Legislators claim bill to renovate Holy Rosary Institute ‘hijacked’

Two state representatives who sponsored legislation this session for $200,000 a year in state funds for the redevelopment of the historic Holy Rosary Institute said Friday that the bill was “hijacked” and amended beyond recognition by their senate counterparts in the Acadiana delegation.

State Reps. Terry Landry, D-New Iberia, and Vincent Pierre, D- Lafayette, said Friday that they opted to pull the bill rather than work to salvage it in the final hours of the Legislative session, which ended Thursday.

“This bill was hijacked,” Pierre said at a news conference Friday at the site of the Holy Rosary Institute on Carmel Drive.

Pierre referenced amendments made to the legislation on the floor of the Senate Wednesday that removed the dedication of funds to Holy Rosary and instead set up a competitive grants process for that would be open to any proposed historic restoration project in Lafayette Parish.

State Sen. Elbert Guillory, R-Opelousas, one four Acadiana-area senators who signed off the amendments to the Holy Rosary legislation, said he was concerned that there was not enough local input on the bill as originally proposed.

The Holy Rosary Institute opened in 1913 and served a black student population of local children and boarding students from across the country through the decades of segregation.

Holy Rosary closed in 1993 and the three-story brick schoolhouse has been crumbling in on itself, prompting the Louisiana Trust for Historic Preservation to list the school as one of the most endangered historic sites in the state.

“This institute is a symbol of hope. It’s a symbol of what’s right with this community,” Landry said.

Under the legislation as originally proposed, the Holy Rosary restoration project would have received $200,000 a year from a rebate the state pays back to Lafayette Parish from the four-cent state sales tax on hotel and motel bills.

The annual rebate has varied between $1.5 million and $3 million in recent years, and most of that money goes to the Cajundome to pay construction debt and for routine maintenance and upgrades.

Guillory said he was concerned that Landry and Pierre had discussed the proposed legislation with him or other local senators and that Cajundome officials were also caught off guard.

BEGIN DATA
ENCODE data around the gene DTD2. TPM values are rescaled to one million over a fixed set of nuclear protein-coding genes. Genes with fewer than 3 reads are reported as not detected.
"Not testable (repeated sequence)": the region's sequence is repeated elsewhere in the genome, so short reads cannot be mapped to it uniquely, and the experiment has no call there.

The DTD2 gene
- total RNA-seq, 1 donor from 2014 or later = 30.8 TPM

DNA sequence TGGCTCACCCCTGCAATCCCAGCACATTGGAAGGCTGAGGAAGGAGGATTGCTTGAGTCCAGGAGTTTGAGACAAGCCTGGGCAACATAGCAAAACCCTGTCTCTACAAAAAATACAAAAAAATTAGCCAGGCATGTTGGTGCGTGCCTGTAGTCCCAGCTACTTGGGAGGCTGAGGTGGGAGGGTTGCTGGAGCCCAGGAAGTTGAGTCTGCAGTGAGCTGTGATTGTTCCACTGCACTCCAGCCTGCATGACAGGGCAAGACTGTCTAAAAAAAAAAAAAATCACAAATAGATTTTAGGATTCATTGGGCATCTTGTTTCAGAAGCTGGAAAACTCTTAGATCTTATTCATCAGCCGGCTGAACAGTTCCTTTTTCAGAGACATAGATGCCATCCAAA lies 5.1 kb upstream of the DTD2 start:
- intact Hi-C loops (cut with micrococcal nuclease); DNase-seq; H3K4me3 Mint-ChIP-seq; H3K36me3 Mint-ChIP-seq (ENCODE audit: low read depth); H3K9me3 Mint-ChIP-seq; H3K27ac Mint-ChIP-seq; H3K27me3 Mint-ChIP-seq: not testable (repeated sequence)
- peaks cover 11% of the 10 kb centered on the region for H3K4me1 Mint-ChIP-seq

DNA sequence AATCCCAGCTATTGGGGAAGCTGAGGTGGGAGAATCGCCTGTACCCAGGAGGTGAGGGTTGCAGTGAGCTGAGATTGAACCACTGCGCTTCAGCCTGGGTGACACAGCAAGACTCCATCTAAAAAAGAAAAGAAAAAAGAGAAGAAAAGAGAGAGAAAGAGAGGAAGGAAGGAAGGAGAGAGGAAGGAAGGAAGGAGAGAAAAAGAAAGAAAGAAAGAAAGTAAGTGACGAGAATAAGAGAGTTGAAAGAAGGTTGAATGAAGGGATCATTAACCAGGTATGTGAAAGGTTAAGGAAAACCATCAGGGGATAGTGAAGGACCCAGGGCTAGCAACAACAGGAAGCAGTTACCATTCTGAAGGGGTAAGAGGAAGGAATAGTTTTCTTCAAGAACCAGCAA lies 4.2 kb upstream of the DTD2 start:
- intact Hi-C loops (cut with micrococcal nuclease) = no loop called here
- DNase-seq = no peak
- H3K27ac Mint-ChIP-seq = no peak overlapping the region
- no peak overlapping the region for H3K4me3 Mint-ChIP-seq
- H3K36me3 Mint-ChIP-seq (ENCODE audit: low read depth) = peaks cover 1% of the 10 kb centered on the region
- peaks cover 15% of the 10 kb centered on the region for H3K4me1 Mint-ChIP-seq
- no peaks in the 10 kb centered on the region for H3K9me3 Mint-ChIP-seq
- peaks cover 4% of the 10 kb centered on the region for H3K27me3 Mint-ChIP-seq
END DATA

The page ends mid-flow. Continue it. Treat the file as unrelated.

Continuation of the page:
“Normally in this business, if it is gong to impact someone, you talk with them in advance,” Guillory said.

Landry said that he didn’t feel, as an elected representative, that he needed pre-approval for the legislation from anybody.

“It’s that we didn’t go get vetted by the powers of Lafayette,” he said of the bill’s failure.

As amended by the Senate, the first priority for the tax rebate money in question would have been the Cajundome’s annual debt payments, followed by a $200,000 payment to the Lafayette Convention and Visitors Commission to fund grants for museums, promoting tourism and restoring historic sites and buildings.

Any additional money after those obligations were met would have gone back to the Cajundome up to a cap of $3 million.

If the $3 million cap were reached, another $100,000 would have been set aside for the LCVC grants, according the legislation as amended by the Senate.

The Holy Rosary restoration project would not have been promised any money under the legislation but would compete with any other groups seeking grant funding through LCVC.

Under the Senate amendment, any nonprofit group awarded grant funding through LCVC would be required to provide a 100 percent match to that funding.

Guillory said the requirement of a match would ensure “that if someone came to ask for money, they would have skin in the game.”

The amendments were signed off on by Sens. Guillory; Page Cortez, R-Lafayette; Fred Mills-R-Parks; and Jonathan Perry. R-Kaplan.

The Senate approved the Holy Rosary legislation with amendments on Wednesday by a vote of 36-0.

Mills said there seems to be much support for restoring Holy Rosary but different opinions on how to it.

“Everybody on this house side and enough of us on the senate side were trying to make this work, and I think the clock just ran out on them,” he said.

Pierre and Landry could have tried this week to undo or to temper the Senate amendments, but they said that, facing a deadline of Thursday, they opted to pull the legislation and work to bring in back next year.

“I am going to bring this bill back until this building is put back into the economy and back into this city,” said Pierre, a 1983 graduate of Holy Rosary.

A group formed several years ago to raise money for restoration efforts at Holy Rosary but has struggled to find funding for a planned project to transform the old school into a community center, with a museum, health care clinic and education facilities.

Landry has estimated that from $2 million to $3 million would be needed to redevelop the property.